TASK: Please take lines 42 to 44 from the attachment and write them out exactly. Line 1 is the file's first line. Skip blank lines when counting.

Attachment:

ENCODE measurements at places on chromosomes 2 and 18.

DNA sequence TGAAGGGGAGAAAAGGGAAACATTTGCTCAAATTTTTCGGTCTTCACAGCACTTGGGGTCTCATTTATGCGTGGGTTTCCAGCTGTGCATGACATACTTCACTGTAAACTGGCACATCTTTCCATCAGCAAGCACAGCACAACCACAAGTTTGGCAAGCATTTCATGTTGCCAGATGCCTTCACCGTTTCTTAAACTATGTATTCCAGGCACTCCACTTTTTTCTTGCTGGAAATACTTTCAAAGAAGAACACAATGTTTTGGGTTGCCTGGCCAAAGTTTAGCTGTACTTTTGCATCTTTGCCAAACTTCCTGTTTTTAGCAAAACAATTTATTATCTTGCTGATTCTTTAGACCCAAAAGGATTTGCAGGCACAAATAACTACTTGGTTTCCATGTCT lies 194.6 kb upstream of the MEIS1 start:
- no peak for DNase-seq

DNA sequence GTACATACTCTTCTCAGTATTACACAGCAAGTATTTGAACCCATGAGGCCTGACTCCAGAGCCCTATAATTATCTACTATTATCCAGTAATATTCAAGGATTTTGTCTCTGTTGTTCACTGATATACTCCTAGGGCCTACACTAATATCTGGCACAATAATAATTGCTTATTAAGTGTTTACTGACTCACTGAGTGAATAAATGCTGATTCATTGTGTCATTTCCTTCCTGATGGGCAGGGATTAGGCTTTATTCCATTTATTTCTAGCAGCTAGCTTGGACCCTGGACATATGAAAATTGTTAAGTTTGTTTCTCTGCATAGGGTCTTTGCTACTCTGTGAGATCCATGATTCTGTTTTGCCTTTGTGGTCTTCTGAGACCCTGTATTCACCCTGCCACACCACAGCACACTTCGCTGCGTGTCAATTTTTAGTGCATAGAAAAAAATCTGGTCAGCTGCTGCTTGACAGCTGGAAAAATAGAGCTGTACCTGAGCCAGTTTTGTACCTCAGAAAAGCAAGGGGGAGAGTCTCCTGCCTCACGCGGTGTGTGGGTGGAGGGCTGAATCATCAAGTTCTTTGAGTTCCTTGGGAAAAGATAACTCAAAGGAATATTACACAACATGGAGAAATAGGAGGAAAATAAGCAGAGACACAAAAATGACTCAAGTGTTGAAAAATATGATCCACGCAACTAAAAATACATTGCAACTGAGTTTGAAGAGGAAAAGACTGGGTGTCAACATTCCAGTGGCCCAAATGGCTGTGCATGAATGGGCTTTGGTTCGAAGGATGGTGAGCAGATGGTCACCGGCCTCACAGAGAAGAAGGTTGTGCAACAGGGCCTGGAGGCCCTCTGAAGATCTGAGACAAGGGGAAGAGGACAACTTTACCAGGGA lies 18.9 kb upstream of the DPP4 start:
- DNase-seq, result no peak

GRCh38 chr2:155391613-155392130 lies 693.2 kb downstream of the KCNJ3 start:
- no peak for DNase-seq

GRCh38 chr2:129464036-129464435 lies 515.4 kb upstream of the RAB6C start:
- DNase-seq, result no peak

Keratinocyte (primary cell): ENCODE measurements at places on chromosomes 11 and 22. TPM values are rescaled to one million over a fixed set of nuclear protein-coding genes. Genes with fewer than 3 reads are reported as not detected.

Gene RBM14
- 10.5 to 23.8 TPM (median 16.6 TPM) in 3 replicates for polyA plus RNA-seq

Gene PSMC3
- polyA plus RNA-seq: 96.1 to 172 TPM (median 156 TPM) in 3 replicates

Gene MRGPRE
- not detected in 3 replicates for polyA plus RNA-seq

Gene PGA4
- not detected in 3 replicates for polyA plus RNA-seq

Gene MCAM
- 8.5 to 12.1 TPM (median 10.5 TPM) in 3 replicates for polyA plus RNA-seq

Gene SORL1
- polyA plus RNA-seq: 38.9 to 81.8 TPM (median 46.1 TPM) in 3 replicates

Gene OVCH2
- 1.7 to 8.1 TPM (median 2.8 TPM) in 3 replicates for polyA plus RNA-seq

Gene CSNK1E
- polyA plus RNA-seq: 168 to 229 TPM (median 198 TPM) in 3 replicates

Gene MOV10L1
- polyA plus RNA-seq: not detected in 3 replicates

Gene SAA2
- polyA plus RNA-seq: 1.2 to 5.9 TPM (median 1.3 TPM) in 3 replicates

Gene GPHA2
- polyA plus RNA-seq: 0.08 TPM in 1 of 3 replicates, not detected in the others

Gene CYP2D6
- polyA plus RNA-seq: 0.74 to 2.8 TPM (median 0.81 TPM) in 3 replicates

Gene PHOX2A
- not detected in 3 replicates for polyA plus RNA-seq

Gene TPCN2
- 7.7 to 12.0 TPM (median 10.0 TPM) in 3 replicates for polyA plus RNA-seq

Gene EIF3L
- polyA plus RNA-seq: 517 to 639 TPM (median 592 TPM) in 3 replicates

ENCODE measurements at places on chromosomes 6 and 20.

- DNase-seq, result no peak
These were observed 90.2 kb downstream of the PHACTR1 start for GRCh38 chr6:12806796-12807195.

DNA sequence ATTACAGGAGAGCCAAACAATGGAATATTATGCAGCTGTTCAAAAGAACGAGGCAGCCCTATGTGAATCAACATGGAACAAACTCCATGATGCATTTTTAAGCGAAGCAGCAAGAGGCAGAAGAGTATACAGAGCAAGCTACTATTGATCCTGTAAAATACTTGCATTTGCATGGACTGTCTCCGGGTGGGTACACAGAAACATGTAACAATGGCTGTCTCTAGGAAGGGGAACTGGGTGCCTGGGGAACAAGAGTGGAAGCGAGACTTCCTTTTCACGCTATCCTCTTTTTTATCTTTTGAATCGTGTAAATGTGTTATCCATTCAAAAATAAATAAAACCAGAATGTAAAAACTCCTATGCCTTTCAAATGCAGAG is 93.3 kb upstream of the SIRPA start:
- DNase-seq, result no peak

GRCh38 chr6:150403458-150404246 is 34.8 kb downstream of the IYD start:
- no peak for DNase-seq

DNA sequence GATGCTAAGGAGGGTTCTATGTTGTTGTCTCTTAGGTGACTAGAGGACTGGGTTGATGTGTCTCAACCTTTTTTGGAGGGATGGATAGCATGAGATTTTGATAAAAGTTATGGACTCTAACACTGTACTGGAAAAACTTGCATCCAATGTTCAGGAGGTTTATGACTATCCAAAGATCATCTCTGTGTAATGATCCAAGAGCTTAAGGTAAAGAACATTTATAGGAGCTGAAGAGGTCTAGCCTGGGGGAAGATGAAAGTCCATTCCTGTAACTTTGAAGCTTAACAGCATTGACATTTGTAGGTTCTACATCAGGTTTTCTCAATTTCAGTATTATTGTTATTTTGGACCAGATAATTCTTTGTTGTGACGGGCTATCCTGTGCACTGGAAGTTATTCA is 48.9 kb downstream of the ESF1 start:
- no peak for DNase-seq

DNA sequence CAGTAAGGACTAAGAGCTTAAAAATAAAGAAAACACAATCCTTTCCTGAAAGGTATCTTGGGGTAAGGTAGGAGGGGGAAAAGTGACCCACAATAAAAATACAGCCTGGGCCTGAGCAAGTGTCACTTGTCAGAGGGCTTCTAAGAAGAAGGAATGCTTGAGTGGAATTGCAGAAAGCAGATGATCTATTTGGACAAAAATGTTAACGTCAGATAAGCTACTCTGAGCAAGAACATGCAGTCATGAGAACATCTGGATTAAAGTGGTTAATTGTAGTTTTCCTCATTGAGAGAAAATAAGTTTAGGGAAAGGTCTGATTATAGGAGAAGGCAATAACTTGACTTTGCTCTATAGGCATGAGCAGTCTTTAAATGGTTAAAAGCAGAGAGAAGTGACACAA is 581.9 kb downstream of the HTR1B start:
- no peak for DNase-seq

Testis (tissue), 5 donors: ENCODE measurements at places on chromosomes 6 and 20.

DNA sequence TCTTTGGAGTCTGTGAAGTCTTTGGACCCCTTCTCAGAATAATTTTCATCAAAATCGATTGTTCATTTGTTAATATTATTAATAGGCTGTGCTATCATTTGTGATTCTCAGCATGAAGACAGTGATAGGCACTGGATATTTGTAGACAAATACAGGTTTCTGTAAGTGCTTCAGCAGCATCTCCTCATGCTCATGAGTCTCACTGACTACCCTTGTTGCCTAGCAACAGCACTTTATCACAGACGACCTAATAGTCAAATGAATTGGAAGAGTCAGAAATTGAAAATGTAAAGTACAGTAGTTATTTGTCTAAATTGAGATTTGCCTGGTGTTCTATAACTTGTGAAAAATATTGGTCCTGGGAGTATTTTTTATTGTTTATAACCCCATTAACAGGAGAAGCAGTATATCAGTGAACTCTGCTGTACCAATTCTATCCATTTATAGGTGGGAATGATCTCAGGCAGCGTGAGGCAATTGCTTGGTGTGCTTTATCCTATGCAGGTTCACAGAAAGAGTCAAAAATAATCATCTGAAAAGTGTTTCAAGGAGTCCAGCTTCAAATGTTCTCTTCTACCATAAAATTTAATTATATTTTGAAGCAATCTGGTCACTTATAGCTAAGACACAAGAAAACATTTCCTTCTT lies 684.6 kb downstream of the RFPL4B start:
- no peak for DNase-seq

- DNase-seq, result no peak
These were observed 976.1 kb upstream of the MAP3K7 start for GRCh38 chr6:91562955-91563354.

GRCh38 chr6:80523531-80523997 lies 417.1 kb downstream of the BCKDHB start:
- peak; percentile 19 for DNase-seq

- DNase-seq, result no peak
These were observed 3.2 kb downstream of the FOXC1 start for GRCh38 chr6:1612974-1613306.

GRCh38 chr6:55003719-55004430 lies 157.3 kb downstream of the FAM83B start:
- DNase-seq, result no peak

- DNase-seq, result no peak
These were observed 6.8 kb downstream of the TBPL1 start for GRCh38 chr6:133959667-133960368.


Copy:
- DNase-seq, result no peak
These were observed 90.2 kb downstream of the PHACTR1 start for GRCh38 chr6:12806796-12807195.

DNA sequence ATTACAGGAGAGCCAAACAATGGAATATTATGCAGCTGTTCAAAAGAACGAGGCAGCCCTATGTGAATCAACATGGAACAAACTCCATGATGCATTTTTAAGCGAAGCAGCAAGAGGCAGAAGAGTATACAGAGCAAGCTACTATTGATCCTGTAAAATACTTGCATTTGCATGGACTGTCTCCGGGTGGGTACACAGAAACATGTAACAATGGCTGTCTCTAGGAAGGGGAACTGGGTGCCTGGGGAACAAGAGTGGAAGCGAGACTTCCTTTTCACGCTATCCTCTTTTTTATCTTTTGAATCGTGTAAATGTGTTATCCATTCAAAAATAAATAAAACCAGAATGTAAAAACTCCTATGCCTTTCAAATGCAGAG is 93.3 kb upstream of the SIRPA start: